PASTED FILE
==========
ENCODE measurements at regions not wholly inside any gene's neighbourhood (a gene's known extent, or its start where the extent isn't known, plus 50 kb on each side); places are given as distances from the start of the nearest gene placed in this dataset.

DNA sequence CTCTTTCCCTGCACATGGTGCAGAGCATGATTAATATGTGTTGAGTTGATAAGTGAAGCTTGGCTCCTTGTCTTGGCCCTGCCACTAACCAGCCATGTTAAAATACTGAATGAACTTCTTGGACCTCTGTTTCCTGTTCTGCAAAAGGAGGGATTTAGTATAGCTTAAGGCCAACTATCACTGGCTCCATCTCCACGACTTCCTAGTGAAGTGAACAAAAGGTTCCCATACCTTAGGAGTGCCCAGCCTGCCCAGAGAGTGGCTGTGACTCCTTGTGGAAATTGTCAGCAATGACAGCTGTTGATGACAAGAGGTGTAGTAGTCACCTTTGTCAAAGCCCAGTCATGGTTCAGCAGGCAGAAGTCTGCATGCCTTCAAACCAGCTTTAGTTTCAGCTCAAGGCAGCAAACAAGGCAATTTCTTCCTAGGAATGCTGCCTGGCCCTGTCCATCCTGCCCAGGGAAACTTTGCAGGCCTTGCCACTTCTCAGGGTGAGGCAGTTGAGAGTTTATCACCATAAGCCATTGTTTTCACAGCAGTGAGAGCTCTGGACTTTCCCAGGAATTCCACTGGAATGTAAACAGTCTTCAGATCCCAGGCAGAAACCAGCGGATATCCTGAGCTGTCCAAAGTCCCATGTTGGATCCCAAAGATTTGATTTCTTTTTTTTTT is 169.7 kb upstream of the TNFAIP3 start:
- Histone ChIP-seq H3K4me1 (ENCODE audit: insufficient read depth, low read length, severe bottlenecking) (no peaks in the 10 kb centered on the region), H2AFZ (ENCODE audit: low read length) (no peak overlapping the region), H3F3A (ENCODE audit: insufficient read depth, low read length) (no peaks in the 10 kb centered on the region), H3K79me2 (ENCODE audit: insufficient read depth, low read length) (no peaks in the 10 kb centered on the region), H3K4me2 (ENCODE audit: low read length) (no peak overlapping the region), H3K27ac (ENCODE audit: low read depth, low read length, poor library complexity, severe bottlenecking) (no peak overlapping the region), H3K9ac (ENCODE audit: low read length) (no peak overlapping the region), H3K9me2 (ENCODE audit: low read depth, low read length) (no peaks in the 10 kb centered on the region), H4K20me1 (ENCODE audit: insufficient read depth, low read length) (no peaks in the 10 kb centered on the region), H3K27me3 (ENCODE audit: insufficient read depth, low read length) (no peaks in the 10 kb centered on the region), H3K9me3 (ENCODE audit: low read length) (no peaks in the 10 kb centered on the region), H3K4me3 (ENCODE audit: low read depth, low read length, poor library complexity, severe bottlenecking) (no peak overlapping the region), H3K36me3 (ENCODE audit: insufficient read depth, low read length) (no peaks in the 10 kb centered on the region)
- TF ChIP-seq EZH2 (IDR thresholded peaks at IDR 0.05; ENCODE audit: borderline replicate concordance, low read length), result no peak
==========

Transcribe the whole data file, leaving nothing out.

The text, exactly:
ENCODE measurements at regions not wholly inside any gene's neighbourhood (a gene's known extent, or its start where the extent isn't known, plus 50 kb on each side); places are given as distances from the start of the nearest gene placed in this dataset.

DNA sequence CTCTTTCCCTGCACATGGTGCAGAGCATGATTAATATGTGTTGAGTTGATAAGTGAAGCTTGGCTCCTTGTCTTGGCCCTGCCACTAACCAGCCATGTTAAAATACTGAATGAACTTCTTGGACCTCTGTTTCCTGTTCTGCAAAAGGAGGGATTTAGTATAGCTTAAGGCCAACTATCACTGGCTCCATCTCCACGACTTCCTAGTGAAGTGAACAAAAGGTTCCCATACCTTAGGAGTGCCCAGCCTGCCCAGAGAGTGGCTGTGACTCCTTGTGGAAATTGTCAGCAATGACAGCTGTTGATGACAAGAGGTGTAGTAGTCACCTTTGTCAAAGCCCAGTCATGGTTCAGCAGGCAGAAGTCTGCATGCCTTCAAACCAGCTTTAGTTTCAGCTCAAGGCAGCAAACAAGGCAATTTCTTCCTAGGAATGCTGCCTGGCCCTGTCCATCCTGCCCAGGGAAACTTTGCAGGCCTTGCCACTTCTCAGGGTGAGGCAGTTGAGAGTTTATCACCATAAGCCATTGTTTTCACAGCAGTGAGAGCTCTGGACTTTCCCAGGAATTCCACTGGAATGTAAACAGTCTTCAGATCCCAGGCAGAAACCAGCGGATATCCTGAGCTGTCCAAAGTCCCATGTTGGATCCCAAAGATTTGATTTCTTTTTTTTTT is 169.7 kb upstream of the TNFAIP3 start:
- Histone ChIP-seq H3K4me1 (ENCODE audit: insufficient read depth, low read length, severe bottlenecking) (no peaks in the 10 kb centered on the region), H2AFZ (ENCODE audit: low read length) (no peak overlapping the region), H3F3A (ENCODE audit: insufficient read depth, low read length) (no peaks in the 10 kb centered on the region), H3K79me2 (ENCODE audit: insufficient read depth, low read length) (no peaks in the 10 kb centered on the region), H3K4me2 (ENCODE audit: low read length) (no peak overlapping the region), H3K27ac (ENCODE audit: low read depth, low read length, poor library complexity, severe bottlenecking) (no peak overlapping the region), H3K9ac (ENCODE audit: low read length) (no peak overlapping the region), H3K9me2 (ENCODE audit: low read depth, low read length) (no peaks in the 10 kb centered on the region), H4K20me1 (ENCODE audit: insufficient read depth, low read length) (no peaks in the 10 kb centered on the region), H3K27me3 (ENCODE audit: insufficient read depth, low read length) (no peaks in the 10 kb centered on the region), H3K9me3 (ENCODE audit: low read length) (no peaks in the 10 kb centered on the region), H3K4me3 (ENCODE audit: low read depth, low read length, poor library complexity, severe bottlenecking) (no peak overlapping the region), H3K36me3 (ENCODE audit: insufficient read depth, low read length) (no peaks in the 10 kb centered on the region)
- TF ChIP-seq EZH2 (IDR thresholded peaks at IDR 0.05; ENCODE audit: borderline replicate concordance, low read length), result no peak